Ahead of the Curb: Security measures to take before potential IoT boom

Sunday August 9, 2015Print Page

The emergence of large-scale use of Internet of Things (IoT) – a digital network of devices that may be used to record and transmit data – may extend the horizons of internet technology indefinitely. Social networks currently allow people to connect and interact with one another digitally. When the IoT becomes commercially available, it will give individuals the opportunity to interact with devices, and devices the ability to interact with each other on a network that would dwarf the magnitude of today’s cloud. Due to its projected pervasiveness in the global market, it is not surprising that this is – and will continue to be – a hot topic beyond IT.

Although the IoT is still in its embryonic stage, it will ultimately enable sensory data to be transmitted on a macroscopic scale. All the amassed information must then be consolidated and subsequently used to make virtually every process in our daily lives more efficient. Because of this emergence, the market necessitates a means of optimally organizing data and sustaining network interoperability.

Interconnectedness is a fundamental aspect of this technology; public and private information will constitute the IoT to a greater extent than it does on the cloud. The increase in cloud profitability appears to may have enticed the current volume of hackers – today, hacking is a one-trillion dollar black market. The IoT’s growth will likely be matched by a high volume of hacking attempts. Moreover, if almost every single ‘thing’ in the world becomes interconnected, one network breach provides a hacker with access to all products on the IoT – which, according to a 2015 McKinsey Global Institute report, will be billions of devices.[1]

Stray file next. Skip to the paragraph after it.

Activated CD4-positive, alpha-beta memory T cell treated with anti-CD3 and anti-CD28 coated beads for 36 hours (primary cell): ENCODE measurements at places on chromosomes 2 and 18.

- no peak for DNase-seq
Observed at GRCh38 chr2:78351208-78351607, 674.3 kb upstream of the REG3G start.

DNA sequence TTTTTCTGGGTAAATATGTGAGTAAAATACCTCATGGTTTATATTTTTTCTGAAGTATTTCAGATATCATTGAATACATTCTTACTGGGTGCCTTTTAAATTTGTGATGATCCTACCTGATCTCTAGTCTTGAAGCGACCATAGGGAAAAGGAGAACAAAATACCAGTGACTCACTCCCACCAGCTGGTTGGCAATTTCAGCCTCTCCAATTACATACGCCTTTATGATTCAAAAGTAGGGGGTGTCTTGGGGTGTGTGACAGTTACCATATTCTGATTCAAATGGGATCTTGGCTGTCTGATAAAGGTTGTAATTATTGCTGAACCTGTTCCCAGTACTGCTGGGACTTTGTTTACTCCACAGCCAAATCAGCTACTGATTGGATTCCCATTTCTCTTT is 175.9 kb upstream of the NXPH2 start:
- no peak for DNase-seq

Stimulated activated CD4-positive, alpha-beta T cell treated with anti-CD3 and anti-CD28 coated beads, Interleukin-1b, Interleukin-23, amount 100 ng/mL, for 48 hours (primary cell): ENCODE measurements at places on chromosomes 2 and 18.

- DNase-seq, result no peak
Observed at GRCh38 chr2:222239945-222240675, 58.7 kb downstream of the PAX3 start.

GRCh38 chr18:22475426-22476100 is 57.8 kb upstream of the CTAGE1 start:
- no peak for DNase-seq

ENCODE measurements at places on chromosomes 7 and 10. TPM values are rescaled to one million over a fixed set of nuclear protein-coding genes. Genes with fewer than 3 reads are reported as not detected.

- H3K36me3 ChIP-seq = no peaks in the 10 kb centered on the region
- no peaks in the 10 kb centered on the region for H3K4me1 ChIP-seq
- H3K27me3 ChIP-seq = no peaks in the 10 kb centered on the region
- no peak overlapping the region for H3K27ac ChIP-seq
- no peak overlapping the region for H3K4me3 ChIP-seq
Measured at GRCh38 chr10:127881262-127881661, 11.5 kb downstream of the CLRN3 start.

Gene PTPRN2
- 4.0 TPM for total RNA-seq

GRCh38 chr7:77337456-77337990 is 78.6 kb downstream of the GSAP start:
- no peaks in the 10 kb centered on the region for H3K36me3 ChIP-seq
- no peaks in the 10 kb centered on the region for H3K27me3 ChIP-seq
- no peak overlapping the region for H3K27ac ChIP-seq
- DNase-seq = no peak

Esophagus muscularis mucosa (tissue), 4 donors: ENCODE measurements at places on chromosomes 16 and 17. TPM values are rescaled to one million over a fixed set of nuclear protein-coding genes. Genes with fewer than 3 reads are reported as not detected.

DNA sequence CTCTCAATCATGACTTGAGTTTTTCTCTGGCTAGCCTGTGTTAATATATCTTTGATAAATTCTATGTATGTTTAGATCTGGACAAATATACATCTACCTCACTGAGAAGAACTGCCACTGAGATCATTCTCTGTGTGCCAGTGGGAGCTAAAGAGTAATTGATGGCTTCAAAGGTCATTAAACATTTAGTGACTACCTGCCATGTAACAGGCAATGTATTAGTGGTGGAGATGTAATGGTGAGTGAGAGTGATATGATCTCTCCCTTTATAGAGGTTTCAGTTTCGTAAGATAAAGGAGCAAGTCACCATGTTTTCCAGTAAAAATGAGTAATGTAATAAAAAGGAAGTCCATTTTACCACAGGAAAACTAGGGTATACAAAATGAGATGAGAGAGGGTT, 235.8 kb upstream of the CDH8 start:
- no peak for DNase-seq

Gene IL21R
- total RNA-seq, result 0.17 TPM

What Does This Mean For You?

Wilson Consulting Group (WCG) offers penetration testing and a cybersecurity assessment in order to identify potential vulnerabilities in a client’s digital network. Not only is this approach minimally disruptive, but it does not carry the risk of erasing any network data. Penetration tests are characterized in the following primary functional consulting and technical support areas: vulnerability scans against all systems and devices which have been agreed in the scope of the vulnerability and penetration risk assessment, application assessments and penetration tests against selected host systems that have been identified as vulnerable during the vulnerability assessment phase, attempt an unauthorized access on identified vulnerable host systems, assess the firewalls, routers and security configuration of host devices to assess whether the best security practices are implemented. Once completed, WCG security consultants will deliver a report of the findings, offering a pronounced view of the network’s weaknesses. Clients may then follow up by investing in the appropriate, cutting edge solutions and services that WCG offers to bridge these gaps and minimize digital security vulnerability. If implemented, our clients will gain an edge as digital security use increases along with the highly anticipated advent of the mass-incorporation of the IoT.

[1]http://www.mckinsey.com/insights/business_technology/The_Internet_of_Things_The_value
_of_digitizing_the_physical_world